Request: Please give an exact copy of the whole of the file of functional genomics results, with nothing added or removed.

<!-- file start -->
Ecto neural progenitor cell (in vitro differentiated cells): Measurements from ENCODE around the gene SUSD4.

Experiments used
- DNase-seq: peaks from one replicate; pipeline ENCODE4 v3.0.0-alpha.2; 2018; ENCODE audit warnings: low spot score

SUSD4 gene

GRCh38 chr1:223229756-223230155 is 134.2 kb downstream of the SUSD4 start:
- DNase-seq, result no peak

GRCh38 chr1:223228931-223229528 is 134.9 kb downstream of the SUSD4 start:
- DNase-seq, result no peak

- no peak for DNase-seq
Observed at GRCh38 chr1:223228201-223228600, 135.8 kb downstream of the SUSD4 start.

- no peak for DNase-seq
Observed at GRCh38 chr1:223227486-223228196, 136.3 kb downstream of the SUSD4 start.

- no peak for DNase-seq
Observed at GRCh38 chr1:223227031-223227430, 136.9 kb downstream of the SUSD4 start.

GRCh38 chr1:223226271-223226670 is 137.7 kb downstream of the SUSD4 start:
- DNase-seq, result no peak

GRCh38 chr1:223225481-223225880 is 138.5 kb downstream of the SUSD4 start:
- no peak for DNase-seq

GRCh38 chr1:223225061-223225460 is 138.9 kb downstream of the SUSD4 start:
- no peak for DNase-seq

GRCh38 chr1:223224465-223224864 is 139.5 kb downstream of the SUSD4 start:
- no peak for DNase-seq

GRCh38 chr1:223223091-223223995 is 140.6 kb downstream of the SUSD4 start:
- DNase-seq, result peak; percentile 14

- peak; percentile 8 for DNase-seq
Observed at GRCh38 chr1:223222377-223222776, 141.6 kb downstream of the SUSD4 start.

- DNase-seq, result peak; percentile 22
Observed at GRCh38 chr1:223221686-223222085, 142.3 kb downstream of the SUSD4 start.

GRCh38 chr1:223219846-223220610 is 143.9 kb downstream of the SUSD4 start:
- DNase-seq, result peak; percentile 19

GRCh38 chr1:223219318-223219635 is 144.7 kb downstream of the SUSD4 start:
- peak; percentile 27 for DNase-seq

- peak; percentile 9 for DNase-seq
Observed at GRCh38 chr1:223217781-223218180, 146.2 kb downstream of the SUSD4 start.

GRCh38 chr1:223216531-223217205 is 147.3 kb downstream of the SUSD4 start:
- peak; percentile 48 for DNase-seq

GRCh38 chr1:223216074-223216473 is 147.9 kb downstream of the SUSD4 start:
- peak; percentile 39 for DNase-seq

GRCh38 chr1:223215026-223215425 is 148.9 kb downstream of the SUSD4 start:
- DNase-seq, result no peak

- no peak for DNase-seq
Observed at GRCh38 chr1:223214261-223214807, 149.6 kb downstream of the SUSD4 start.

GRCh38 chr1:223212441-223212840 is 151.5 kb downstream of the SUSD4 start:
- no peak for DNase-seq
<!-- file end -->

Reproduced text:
Ecto neural progenitor cell (in vitro differentiated cells): Measurements from ENCODE around the gene SUSD4.

Experiments used
- DNase-seq: peaks from one replicate; pipeline ENCODE4 v3.0.0-alpha.2; 2018; ENCODE audit warnings: low spot score

SUSD4 gene

GRCh38 chr1:223229756-223230155 is 134.2 kb downstream of the SUSD4 start:
- DNase-seq, result no peak

GRCh38 chr1:223228931-223229528 is 134.9 kb downstream of the SUSD4 start:
- DNase-seq, result no peak

- no peak for DNase-seq
Observed at GRCh38 chr1:223228201-223228600, 135.8 kb downstream of the SUSD4 start.

- no peak for DNase-seq
Observed at GRCh38 chr1:223227486-223228196, 136.3 kb downstream of the SUSD4 start.

- no peak for DNase-seq
Observed at GRCh38 chr1:223227031-223227430, 136.9 kb downstream of the SUSD4 start.

GRCh38 chr1:223226271-223226670 is 137.7 kb downstream of the SUSD4 start:
- DNase-seq, result no peak

GRCh38 chr1:223225481-223225880 is 138.5 kb downstream of the SUSD4 start:
- no peak for DNase-seq

GRCh38 chr1:223225061-223225460 is 138.9 kb downstream of the SUSD4 start:
- no peak for DNase-seq

GRCh38 chr1:223224465-223224864 is 139.5 kb downstream of the SUSD4 start:
- no peak for DNase-seq

GRCh38 chr1:223223091-223223995 is 140.6 kb downstream of the SUSD4 start:
- DNase-seq, result peak; percentile 14

- peak; percentile 8 for DNase-seq
Observed at GRCh38 chr1:223222377-223222776, 141.6 kb downstream of the SUSD4 start.

- DNase-seq, result peak; percentile 22
Observed at GRCh38 chr1:223221686-223222085, 142.3 kb downstream of the SUSD4 start.

GRCh38 chr1:223219846-223220610 is 143.9 kb downstream of the SUSD4 start:
- DNase-seq, result peak; percentile 19

GRCh38 chr1:223219318-223219635 is 144.7 kb downstream of the SUSD4 start:
- peak; percentile 27 for DNase-seq

- peak; percentile 9 for DNase-seq
Observed at GRCh38 chr1:223217781-223218180, 146.2 kb downstream of the SUSD4 start.

GRCh38 chr1:223216531-223217205 is 147.3 kb downstream of the SUSD4 start:
- peak; percentile 48 for DNase-seq

GRCh38 chr1:223216074-223216473 is 147.9 kb downstream of the SUSD4 start:
- peak; percentile 39 for DNase-seq

GRCh38 chr1:223215026-223215425 is 148.9 kb downstream of the SUSD4 start:
- DNase-seq, result no peak

- no peak for DNase-seq
Observed at GRCh38 chr1:223214261-223214807, 149.6 kb downstream of the SUSD4 start.

GRCh38 chr1:223212441-223212840 is 151.5 kb downstream of the SUSD4 start:
- no peak for DNase-seq